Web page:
I'm thinking about getting an iMac 24" along with FC Studio 2.0 since I'm getting more serious about video editing. To me, my PC just doesn't cut it anymore, I've tried trials of Avid (slow as hell on a E6600 and really unfriendly), I've been using Premiere in the past 4 years but there's something lacking. I remember 3 years ago, I went to an Apple store and got a demo of FCP HD (can't remember the version) and I was blown away with the realtime effects applied with NO RENDERING and Live Type was just completely off the chart as far as creating awesome titles with little knowledge.
Now, I'm thinking about getting the $2,499 iMac 24" since I haven't got a lot of space and I only want to do video editing on it (my PC can take care of everything else). So would it be a good investment? Or should I learn Avid properly and forget about FCP? It seems to me like FCP is combining power with ease (if you know Premiere, FC is like a second nature).
+ Reply to Thread
Results 1 to 22 of 22
Comes down to personal user interface choice and the type of editing you do. The 2.8GHz 24" iMac is now $2299 plus $1299 for Final Cut Studio 2.
There is nothing more "powerful" about a Mac. All use the same Intel Core2 CPU chips now.
"No Rendering" usually means the preview is rendered in lower resolution to allow interaction. The full render is done as a background process. They all do this to some degree.
AVID is best used for movie style editorial or short feature editing. Once you learn the ropes if can be very efficient. Most movies and TV shows are edited on an AVID (Mac or PC platform). I suggest you take a class or buy a tutorial DVD to learn the workflow.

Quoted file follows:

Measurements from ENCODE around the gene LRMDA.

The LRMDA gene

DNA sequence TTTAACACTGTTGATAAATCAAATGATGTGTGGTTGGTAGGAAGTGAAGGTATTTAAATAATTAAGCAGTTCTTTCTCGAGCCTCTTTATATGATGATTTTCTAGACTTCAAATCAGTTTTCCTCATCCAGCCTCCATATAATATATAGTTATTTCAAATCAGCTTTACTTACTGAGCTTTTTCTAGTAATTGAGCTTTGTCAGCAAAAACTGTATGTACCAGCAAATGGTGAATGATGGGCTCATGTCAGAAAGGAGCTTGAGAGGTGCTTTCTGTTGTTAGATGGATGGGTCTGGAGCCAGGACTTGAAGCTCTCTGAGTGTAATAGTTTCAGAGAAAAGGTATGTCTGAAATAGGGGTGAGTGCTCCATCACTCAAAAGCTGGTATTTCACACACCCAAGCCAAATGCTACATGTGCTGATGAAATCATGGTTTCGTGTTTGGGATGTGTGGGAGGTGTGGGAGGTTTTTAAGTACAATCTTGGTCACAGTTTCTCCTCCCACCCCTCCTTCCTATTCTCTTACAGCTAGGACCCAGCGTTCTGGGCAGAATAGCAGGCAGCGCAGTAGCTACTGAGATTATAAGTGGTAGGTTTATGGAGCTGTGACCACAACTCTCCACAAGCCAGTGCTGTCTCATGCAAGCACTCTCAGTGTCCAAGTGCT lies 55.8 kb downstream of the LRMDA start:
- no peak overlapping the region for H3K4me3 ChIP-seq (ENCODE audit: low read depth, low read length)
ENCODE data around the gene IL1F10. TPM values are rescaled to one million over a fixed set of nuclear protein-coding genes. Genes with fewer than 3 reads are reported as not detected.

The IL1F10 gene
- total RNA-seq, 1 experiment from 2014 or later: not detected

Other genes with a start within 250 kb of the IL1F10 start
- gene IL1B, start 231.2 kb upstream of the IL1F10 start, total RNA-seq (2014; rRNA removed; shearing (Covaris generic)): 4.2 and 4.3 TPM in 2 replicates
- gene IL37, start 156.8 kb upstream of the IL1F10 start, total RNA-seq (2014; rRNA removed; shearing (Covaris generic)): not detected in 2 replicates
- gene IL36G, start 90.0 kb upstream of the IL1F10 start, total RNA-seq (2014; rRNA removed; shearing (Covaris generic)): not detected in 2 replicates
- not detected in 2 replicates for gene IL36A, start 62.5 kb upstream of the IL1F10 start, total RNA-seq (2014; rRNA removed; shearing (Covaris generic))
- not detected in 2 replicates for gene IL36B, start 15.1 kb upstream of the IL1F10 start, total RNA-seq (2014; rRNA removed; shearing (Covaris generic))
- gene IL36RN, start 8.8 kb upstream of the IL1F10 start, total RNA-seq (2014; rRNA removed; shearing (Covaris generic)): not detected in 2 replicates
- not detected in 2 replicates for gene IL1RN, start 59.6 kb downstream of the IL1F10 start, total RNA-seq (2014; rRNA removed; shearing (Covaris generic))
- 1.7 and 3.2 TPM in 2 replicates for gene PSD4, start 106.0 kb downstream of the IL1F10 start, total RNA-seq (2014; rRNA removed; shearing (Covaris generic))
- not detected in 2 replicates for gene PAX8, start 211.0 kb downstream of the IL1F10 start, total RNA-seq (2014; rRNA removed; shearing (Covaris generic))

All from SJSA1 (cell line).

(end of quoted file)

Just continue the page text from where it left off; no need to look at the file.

FCP takes alot of learning as well. The choice is yours.
A Mac is like a cult leader - it has a lot of elitism appeal, but in the end it's just a hollow charlatan that doesn't live up to the hype of its outspoken advocates. In other words, it's no different than the PC. If you're comfortable on a PC, there's really no reason to switch. If you're comfortable on a Mac, then there's really no reason to switch to a PC. You'd be better off spending a portion of the $2500 making sure you have the right PC hardware for video editing and sticking with the format that you already know and are comfortable with.
A Mac is not like a cult leader; Steve is the cult leader
I have the 24" iMac. Make sure you load it up with 4GB of RAM (the max). The difference between the 2.4GHz and 2.8GHz isn't that noticeable; spend the difference on your software, AppleCare, RAM, whatever.
However, if you'd like to spend your time fighting with the machine and Windows, do get a PC.
Or get Parallels and Windows and run it all on your Mac. (I do.) Then be sure your AVG Antivirus is always up to date for the PC side of things.
If you have to fight with Windows, you probably are the reason it has issues, not the OS itself. The same people can usually find a way to screw up Mac, a VCR, the toaster, etc.
Who needs anti-virus? I have an editing machine that doesn't even go online. There is ZERO reason for it to ever go online.
Final Cut Pro is fine. DVD Studio Pro is really nice. But if you think it's an easier than Adobe Premiere (or Vegas), and any decent authoring software, then you're in for a rude surprise. It's not any easier, or better, or anything else. It's just another option.
If you want realtime effects, you need a realtime video editing card (Matrox, Canopus), not a Mac.
What's lacking in Premiere? Have you used Adobe Premiere CS3 yet? The entire CS3 line of software is simply wonderful. They have added, tweaked, fixed, improved, etc ... so much of the CS3 software. I'm a big fan, whereas before I was friendly to some version of the Adobe apps, and pretty disapproving of the others.